By Steven Krolak
(NEW ALBANY, Ind.)–IU Southeast finance students Danny Recktenwald, Jordan Pope-Studstill and Reynaldo Sierra-Escobedo claimed second place in this year’s Certified Financial Analyst (CFA) Institute Research Challenge, held virtually.
The IU Southeast team was in third place after the paper round, but rebounded to place first in the presentation, good enough for second overall behind the winning team from the University of Kentucky.
The CFA Institute Research Challenge is an annual event organized locally by CFA Society Louisville, a member society of the CFA Institute, a global association of investment professionals that sets the standard for excellence in the industry for chartered financial analysts (CFAs).
The Challenge gathers students, investment industry professionals, publicly traded companies, and corporate sponsors together locally, regionally, and globally for a real-world competition, according to the Institute website.
Over the course of four months, student teams dissect a corporation and deliver an investment recommendation based on exhaustive research into corporate structure and performance, a site visit and face-to-face interview with corporate representatives, and best valuation practices.
In the real world, these recommendations help investors decide whether or not to purchase stock in a company, a decision that can make or lose fortunes for both parties.
This year’s focus was Louisville’s Churchill Downs Inc. (ticker: CHDN).
Founded in 1928, the company is now an industry‐leader in racing, online wagering, and gaming entertainment. As noted by the IU Southeast team, CHDN developed, owns, and operates the largest online horseracing platform in the U.S., which is legal in 39 states and includes a sports betting option in five more states, as well as operating thousands of slot machines and video lottery terminals in eight states.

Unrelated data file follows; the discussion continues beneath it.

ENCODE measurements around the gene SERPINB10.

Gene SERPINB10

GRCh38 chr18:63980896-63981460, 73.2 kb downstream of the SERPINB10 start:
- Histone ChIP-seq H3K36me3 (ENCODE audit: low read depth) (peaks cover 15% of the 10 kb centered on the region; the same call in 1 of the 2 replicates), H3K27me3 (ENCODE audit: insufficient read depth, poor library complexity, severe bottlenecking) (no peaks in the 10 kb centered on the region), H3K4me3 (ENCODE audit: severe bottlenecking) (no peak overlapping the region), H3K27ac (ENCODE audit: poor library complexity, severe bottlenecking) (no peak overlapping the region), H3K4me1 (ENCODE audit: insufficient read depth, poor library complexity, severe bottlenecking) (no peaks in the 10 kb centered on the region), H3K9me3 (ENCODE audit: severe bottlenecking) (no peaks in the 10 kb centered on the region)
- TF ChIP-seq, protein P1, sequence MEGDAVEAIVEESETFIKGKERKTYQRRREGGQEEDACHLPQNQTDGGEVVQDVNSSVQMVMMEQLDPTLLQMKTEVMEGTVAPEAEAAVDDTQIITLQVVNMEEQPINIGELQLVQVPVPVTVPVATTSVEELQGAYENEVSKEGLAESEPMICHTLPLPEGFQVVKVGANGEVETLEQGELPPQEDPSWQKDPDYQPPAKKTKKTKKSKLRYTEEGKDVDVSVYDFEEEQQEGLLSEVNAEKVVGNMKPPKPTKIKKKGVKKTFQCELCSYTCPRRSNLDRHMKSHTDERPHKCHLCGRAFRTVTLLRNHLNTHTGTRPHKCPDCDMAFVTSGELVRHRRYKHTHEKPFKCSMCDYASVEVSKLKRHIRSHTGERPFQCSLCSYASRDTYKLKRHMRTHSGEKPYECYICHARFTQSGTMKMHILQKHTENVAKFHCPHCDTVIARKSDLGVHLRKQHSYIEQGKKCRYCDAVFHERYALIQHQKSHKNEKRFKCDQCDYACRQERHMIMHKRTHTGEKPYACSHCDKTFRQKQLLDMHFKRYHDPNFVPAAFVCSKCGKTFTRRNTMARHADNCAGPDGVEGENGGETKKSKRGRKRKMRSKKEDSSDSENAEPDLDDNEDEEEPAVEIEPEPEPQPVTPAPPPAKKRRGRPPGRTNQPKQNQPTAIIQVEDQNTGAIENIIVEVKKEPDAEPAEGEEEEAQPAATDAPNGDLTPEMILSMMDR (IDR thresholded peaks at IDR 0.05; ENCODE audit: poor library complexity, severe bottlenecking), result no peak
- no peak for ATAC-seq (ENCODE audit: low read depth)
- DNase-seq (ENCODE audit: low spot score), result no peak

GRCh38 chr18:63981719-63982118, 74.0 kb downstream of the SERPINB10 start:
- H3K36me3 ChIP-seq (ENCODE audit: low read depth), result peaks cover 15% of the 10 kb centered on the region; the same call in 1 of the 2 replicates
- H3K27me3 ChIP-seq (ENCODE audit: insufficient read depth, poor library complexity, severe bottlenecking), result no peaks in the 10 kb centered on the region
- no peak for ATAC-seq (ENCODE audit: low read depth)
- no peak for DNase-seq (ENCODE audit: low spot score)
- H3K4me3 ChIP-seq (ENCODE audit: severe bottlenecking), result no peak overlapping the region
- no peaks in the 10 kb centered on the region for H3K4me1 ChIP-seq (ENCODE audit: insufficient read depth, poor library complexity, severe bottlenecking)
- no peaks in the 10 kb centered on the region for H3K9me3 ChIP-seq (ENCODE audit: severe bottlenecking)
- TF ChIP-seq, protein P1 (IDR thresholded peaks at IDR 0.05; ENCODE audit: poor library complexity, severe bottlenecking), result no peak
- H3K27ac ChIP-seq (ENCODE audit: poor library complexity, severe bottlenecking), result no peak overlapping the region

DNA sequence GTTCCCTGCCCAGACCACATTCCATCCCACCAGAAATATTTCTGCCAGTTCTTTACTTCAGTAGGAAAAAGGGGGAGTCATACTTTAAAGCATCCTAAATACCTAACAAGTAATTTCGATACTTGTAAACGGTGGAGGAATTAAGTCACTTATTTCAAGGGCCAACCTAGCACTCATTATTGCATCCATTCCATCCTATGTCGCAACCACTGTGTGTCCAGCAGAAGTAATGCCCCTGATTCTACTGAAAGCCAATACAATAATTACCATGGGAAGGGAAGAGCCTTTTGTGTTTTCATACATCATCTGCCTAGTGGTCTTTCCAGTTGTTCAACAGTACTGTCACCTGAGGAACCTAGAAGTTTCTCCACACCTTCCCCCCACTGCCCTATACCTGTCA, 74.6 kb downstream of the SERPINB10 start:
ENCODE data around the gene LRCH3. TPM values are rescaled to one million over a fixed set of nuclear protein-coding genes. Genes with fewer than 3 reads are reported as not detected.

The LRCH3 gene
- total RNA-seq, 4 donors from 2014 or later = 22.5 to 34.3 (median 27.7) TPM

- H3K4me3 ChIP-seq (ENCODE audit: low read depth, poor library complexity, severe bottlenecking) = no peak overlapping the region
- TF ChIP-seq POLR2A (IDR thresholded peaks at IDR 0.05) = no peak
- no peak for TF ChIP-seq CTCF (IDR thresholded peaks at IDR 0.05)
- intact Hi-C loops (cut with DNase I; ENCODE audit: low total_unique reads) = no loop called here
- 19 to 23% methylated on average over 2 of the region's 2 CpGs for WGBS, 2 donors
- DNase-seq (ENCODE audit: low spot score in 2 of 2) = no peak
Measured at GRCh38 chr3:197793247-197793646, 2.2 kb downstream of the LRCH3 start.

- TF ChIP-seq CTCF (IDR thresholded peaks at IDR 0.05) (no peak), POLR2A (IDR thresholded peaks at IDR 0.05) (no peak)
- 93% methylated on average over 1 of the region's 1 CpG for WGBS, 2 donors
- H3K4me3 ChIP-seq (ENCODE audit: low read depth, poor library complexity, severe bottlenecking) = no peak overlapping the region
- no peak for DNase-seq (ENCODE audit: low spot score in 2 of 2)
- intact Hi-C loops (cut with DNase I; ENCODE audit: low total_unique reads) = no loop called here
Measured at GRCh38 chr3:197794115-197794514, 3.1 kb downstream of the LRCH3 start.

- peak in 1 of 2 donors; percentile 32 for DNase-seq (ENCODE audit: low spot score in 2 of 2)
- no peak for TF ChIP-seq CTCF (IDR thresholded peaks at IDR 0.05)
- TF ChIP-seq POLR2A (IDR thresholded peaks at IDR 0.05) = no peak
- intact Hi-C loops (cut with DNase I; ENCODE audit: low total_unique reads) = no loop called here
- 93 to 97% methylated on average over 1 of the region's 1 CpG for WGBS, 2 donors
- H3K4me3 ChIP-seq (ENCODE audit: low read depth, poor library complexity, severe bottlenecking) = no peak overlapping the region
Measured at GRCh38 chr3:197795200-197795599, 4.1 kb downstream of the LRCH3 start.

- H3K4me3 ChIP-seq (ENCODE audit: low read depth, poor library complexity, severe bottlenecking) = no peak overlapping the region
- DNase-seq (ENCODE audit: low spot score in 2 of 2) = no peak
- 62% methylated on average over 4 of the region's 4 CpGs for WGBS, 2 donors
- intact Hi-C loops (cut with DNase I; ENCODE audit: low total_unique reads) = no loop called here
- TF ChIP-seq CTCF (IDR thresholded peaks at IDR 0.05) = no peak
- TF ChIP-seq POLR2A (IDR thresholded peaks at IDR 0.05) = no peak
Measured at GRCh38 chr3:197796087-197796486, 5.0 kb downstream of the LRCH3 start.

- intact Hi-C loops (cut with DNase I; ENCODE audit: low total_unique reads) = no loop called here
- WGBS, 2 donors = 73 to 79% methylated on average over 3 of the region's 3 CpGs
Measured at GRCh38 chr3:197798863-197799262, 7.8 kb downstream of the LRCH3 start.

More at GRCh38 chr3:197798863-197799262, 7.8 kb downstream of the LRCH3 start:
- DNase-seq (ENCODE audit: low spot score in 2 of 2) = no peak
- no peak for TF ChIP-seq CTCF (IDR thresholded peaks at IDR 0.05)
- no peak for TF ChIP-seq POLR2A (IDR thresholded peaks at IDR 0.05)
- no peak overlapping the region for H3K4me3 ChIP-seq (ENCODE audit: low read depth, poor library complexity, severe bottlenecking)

Despite its iconic brand and international renown as the home of the Kentucky Derby, CHDN has been slow to fully capitalize on the tectonic shift to online gaming, in the view of the IU Southeast team, who considered the company’s share price to be inflated by high expectations for the sports-betting market in general, rather than confidence in the value of CHDN itself.
“We believe that the market has over‐estimated CHDN’s current ability and desire to capitalize on the sports‐betting opportunity,” the team wrote. “Additionally, we believe that creeping economic, tax and competitive headwinds, along with lingering COVID‐19 uncertainty, will dampen long‐term, high‐growth prospects.”
After its comprehensive examination, the IU Southeast team recommended that investors sell CHDN stock.
This year’s competition faced some unique obstacles due to precautions relating to COVID-19, according to Elizabeth Reisz, lecturer in finance and the team’s academic advisor.
The team was unable to meet in person, which made high-quality collaborations seen in the past — all those long nights and weekends spent crunching numbers — impossible. And there were no meetings with CHDN management or investor relations representatives, which deprived the team of a chance to get a feel for the culture and mentality of the company, as well as ask questions in person.